So after leaving the paint to dry completely, here I have started painting the spaces between the leaves with darker tones of green.
I have used variegated washes.
In other words I have dropped in some green and added some blue and then some yellow to make the effect more natural, but the general TONE is darker than the actual leaves. Use plenty of pigment and water with these washes in between the leaves. If you just paint the negative spaces with one dark, flat colour, the effect will not look natural. You are painting a space between the leaves and there is light in there and other leaves behind. There isn't a curtain behind the leaves, it's air and light!



Stage 4 and more detail has been added to the flowers heads. Very little has been added to the leaves at this stage.


Some more of the negative spaces, the spaces between the leaves have been filled in with a darker green wash. See how the yellow from the first wash at the beginning is still visible giving a sense of sunlight hitting the leaves.
The aim is to achieve a variety of tones in the background, but each getting darker than the leaves in front. If you look back again at the photo, you see that there are lots different tones in the depths between the leaves, not just one dark flat tone.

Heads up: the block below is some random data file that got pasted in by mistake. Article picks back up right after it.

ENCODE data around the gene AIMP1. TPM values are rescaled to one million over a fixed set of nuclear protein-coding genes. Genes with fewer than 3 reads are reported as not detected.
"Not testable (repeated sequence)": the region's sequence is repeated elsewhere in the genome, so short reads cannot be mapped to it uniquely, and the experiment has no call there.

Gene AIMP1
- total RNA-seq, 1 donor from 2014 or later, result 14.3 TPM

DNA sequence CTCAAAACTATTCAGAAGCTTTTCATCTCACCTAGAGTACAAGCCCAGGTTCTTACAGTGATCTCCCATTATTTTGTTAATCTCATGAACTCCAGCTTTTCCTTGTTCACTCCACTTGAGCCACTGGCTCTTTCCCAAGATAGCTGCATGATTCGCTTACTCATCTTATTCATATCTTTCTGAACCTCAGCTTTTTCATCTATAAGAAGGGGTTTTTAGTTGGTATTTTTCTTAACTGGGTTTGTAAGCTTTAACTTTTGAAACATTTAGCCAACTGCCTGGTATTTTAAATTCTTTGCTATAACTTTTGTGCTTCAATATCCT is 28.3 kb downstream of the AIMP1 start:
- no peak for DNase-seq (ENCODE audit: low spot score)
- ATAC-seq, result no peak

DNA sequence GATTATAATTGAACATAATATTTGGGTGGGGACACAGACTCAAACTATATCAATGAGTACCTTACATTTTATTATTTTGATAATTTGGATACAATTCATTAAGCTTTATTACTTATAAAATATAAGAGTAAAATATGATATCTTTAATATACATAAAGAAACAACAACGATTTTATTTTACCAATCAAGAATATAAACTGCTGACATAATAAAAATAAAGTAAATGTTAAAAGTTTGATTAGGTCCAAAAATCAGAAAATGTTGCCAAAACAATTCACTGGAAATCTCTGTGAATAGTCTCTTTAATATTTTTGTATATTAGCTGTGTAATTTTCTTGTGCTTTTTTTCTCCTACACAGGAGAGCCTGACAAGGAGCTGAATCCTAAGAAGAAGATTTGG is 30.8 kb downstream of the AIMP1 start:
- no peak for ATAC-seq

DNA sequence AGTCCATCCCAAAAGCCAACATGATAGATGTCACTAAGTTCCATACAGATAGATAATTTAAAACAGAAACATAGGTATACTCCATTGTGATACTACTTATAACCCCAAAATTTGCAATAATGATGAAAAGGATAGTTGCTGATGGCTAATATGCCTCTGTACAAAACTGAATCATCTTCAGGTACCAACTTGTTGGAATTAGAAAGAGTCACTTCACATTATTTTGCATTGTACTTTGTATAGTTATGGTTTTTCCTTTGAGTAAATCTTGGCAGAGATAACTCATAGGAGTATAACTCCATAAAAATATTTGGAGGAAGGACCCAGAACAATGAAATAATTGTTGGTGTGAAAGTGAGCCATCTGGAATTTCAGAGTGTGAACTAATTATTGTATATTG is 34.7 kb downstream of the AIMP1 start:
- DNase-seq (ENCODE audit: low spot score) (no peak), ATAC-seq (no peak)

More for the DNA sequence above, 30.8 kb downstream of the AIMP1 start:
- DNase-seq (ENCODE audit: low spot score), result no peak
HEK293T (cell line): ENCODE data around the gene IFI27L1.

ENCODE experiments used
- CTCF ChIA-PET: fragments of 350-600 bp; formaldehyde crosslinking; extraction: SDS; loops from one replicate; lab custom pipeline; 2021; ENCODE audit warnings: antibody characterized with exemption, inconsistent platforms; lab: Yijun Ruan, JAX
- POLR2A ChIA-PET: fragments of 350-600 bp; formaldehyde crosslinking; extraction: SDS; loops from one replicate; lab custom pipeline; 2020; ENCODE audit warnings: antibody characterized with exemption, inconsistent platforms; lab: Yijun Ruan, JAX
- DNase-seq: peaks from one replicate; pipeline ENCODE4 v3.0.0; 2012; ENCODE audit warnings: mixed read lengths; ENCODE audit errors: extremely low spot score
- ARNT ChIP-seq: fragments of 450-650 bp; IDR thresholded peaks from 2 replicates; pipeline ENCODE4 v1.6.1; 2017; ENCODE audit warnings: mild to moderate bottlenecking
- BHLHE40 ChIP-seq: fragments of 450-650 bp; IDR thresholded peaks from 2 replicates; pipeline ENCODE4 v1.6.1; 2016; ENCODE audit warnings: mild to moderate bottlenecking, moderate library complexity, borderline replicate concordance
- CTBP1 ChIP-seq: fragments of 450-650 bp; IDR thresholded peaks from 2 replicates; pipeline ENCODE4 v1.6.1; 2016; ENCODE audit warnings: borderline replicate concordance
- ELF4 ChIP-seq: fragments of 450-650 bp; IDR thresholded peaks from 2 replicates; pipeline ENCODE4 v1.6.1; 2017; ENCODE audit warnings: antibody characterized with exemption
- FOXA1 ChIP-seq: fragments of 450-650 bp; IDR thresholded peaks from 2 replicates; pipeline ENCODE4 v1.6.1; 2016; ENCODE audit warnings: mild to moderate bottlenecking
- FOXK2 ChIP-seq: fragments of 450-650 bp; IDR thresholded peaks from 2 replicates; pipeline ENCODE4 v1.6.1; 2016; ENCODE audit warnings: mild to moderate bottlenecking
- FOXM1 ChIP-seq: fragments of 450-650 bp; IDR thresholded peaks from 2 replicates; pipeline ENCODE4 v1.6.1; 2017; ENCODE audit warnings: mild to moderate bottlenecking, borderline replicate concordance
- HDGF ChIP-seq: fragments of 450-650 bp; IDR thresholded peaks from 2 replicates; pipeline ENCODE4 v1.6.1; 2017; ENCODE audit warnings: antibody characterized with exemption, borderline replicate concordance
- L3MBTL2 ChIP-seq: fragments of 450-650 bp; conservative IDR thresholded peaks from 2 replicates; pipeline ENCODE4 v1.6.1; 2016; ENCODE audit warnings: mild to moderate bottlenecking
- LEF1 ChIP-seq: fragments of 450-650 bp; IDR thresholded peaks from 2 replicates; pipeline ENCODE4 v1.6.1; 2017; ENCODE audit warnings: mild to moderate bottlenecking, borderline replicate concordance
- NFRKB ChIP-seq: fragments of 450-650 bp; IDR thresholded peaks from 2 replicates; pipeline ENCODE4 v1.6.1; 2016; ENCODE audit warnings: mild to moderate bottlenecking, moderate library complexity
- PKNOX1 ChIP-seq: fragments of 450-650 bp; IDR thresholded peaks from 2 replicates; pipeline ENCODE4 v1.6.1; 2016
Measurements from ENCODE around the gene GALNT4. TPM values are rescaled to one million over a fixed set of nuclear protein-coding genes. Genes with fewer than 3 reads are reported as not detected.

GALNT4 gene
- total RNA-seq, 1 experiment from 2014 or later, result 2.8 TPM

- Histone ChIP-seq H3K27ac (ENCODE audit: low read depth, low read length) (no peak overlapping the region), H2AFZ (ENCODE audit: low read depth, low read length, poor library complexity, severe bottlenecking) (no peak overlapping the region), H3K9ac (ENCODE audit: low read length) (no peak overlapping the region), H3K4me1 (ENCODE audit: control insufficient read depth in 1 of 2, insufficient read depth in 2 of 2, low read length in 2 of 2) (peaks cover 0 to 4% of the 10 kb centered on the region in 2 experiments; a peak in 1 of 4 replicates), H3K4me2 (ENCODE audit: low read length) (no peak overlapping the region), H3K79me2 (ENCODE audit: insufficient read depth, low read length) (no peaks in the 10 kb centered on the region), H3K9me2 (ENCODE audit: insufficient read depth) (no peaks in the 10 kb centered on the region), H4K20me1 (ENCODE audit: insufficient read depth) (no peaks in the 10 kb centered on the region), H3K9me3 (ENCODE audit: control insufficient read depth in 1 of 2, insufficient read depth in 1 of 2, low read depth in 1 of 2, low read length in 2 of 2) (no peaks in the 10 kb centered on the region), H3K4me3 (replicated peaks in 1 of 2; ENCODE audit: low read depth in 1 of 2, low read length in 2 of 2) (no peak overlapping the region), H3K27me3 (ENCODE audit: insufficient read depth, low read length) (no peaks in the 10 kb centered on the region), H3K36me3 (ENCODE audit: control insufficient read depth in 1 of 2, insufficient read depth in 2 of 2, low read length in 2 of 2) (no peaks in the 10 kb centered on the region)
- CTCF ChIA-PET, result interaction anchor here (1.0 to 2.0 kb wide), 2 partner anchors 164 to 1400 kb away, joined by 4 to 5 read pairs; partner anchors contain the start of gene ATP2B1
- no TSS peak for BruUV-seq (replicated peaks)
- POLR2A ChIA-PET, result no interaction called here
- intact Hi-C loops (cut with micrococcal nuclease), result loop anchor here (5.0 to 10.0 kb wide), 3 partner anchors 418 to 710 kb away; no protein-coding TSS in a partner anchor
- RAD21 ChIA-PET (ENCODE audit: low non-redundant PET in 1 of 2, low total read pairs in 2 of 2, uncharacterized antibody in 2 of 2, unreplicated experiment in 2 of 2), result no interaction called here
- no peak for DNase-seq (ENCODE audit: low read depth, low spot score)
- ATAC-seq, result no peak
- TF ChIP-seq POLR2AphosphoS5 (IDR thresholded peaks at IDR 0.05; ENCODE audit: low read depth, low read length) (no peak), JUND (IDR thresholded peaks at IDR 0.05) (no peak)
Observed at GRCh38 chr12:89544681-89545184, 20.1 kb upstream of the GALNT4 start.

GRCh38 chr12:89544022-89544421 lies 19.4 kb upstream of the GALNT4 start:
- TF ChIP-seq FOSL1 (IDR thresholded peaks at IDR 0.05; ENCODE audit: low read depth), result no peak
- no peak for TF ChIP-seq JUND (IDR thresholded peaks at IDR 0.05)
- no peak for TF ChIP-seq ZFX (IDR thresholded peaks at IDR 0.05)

So here you have the finished effect. Look carefully at the leaf area.
The leaves look as though they are one in front of the other.
There are very deep dark areas where there is very little light and there are less dark areas between the leaves denoting other leaves and stalks behind.
The tops of some of the turned over leaves are catching the light and the underneath of these leaves have been darkened. This adds to the sense of depth.

I've also added some cast shadows after studying the reference photo very carefully.
The general effect is I hope convincing and natural looking.

9 comments:

  1. your tutorials are very good! I took a class from Lian Zhen who does negative painting too and by the time I got home I had gotten somewhat confused and didn't try it again. But now I am thinking it may be time to try negative painting again. Thanks

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    1. Oh thanks Kay. Good to have positive feedback...and with this you can always scroll back and read it again if it doesn't make sense! Good luck with it anyway.

      Ann

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  2. Very beautiful...!! Thank you for the tips.
    I'd love it if you could give a tip or two to do the shadows on the petals they are so natural... amazing I love them.
    Thanks once again...

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  3. Ok, Taan, I will do that when I can! It'll be at the top of the blog.

    Keep visiting, Please!

    Ann

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  4. This is wonderful! I'll be giving it a go soon :)

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  5. I'm painting a pink rose and am trying your technique for the leaves. As an English teacher -and therefore very much not an artist -I'm having fun and learning SO much from your step-by-step approach

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  6. Ann... This is very helpful... not to mention BEAUTIFUL!

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    1. Thank you Larry, so glad it was of use to you.